An American restaurant owner who boasted of paying Kiwis "as little as I could" because they call in sick and want to have days off has been slammed as part of the reason the industry's struggling to find workers.
The US man, only known as Mark, phoned into radio station Magic Talk earlier this week, telling hosts Leah Panapa and Danny Watson he had owned multiple restaurants, both in the US and Aotearoa.
"Kiwis are unwilling to work - they've been raised with the ethic that the benefit is a viable career choice," he said.
"The immigrants have a much better work ethic, much more work-oriented, much more productive... Kiwis call in sick more often, they are late more often, they take longer to train, they expect more breaks, they expect more holidays. They're a nightmare."
Asked how much he paid, he said "as little as I could", expecting good staff to make enough to live on through tips and bonuses - and the rest to quit.
"A wage should not be based on what an individual needs - all individuals need more than what the value they produce for the company. If a company has to pay an individual what they think they need, every business would go out of business."
The comments shocked Panapa and Watson, who said they'd never work for him. Kiwis took to web forum Reddit in their droves to call him out.
"Government needs to let these businesses die," said user king_john651. "Being paid $18 when it was minimum wage wasn't an incentive to work harder. If anything it made me more apathetic to do more than my contractual obligations."
"Douche American used to being able to pay his wageslaves $2.50 an hour+tips shocked when in country where people have the slightest amount of workers rights," said batt3ryac1d1.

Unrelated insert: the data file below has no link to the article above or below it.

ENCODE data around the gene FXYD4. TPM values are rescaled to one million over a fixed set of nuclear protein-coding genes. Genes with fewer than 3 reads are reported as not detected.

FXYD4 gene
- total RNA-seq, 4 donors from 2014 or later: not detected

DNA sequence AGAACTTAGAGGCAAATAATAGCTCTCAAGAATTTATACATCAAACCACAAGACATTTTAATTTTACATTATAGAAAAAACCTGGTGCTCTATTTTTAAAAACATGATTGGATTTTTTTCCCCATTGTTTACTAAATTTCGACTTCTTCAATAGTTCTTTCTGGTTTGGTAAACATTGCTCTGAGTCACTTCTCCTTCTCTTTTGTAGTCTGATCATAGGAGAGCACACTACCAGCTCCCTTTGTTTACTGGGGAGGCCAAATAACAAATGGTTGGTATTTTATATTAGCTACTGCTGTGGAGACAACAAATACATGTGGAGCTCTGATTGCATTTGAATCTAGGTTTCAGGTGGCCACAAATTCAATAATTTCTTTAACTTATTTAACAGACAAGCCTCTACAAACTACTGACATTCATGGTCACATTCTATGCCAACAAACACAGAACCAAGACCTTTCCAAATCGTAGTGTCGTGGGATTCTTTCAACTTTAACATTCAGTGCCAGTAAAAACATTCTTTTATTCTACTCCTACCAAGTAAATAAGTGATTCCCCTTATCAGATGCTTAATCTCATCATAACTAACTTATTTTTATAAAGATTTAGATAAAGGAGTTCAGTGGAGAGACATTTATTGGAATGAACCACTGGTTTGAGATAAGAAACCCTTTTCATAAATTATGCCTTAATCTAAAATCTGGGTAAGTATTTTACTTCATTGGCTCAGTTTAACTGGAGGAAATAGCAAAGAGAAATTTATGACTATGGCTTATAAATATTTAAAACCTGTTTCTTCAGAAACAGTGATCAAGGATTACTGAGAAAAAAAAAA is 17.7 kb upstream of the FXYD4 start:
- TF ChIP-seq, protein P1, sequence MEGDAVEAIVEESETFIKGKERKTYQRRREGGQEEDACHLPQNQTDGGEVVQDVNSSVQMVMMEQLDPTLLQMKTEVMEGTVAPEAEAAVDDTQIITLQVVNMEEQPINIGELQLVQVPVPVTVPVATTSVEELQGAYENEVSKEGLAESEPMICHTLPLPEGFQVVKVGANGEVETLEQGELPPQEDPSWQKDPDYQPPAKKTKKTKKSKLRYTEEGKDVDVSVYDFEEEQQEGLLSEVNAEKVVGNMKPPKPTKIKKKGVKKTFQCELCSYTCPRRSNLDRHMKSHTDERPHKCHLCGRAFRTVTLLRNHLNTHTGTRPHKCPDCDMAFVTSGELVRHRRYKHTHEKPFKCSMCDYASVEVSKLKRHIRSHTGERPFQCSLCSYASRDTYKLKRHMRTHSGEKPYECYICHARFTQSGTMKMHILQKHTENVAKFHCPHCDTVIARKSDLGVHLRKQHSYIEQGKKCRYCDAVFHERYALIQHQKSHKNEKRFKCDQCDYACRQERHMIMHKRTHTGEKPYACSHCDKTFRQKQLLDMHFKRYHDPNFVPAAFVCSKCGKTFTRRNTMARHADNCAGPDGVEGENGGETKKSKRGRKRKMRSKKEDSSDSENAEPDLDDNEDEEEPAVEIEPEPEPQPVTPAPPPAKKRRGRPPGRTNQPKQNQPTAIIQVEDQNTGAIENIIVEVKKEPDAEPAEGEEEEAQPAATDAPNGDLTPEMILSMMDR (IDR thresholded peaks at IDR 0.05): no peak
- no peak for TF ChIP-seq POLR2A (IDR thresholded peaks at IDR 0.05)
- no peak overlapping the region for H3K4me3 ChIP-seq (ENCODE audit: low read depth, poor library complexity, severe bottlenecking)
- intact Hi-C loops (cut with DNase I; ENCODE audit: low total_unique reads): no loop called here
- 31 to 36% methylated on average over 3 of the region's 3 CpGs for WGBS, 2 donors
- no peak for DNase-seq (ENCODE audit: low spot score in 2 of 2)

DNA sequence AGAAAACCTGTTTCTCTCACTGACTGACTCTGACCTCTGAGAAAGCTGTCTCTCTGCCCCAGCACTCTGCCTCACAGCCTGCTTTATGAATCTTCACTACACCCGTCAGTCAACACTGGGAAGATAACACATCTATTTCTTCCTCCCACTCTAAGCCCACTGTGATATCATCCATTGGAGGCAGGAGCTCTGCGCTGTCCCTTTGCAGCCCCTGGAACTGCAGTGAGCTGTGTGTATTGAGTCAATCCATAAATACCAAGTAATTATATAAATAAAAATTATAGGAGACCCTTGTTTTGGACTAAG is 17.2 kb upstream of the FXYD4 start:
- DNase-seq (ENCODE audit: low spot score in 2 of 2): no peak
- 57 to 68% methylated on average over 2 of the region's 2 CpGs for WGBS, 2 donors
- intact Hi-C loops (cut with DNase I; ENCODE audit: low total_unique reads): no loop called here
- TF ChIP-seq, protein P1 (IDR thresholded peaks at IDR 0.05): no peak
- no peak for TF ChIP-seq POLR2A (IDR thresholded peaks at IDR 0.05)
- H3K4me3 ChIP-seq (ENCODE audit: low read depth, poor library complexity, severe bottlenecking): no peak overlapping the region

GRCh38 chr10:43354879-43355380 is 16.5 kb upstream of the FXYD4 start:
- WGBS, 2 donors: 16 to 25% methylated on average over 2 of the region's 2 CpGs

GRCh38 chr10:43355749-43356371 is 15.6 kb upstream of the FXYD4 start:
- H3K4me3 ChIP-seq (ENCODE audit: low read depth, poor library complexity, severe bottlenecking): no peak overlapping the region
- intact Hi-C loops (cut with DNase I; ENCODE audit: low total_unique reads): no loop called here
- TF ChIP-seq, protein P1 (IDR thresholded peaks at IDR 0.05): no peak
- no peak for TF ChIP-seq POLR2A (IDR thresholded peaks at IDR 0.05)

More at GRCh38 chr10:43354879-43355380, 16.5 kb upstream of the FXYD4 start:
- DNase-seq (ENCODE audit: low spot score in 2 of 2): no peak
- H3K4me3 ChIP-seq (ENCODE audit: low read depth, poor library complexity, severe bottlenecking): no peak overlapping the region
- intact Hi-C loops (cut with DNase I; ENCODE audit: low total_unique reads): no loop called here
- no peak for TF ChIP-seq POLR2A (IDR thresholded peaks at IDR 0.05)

"The American boss ethic is to f**k your workers as hard as you legally can," added another, while the top-voted comment simply read: "What a f**king dumbarse."
Unite Union assistant secretary Gerard Hehir told Newshub he was impressed by the reaction on the Reddit thread.
"There was a lot of clearly people who have direct experience who nailed a lot of issues about why migrant workers are more productive than Kiwis."
That's because their presence in New Zealand is often tied to their job.
"You pay low wages, you have workers reliant on tips, you rely on immigrant workers. They're hard workers - why? Because they don't want to get sent home," said Hehir. "They're tied to their employer and they're desperate to stay in the country. It's just exploitation. It's not about hard work - it's about power and control over the workers."
One Reddit user pointed out that while tipping is the norm in the US, in order to top up lower-than-usual minimum wages for hospo staff, it's not common here.
"If you've ever seen the fantastic scene from the film Reservoir Dogs where they discuss tipping culture, most Kiwis are Mr Pink," said user fireflyry.
In the film, Mr Pink - portrayed by Steve Buscemi - refuses to follow his colleagues Mr Pink and Nice Guy Eddie and tip a waitress, because "as far as I'm concerned, they're just doing their job".
Hehir says it's "not something we want here", and would only make the industry's struggles to attract labour even worse. Some venues, he said, have an annual staff turnover of up close to 100 percent.
"Why aren't they staying? That is the question. He's one of the reasons," said Hehir. "There's a shortage of labour, and guess who misses out first? The people paying the least."
Many people on Reddit said when they went overseas, they often had no trouble finding employment because Kiwis - as well as South Africans and Aussies - have a reputation for hard work.
A recent report from the Productivity Commission found Kiwis work longer hours than most others in the OECD, for lower wages.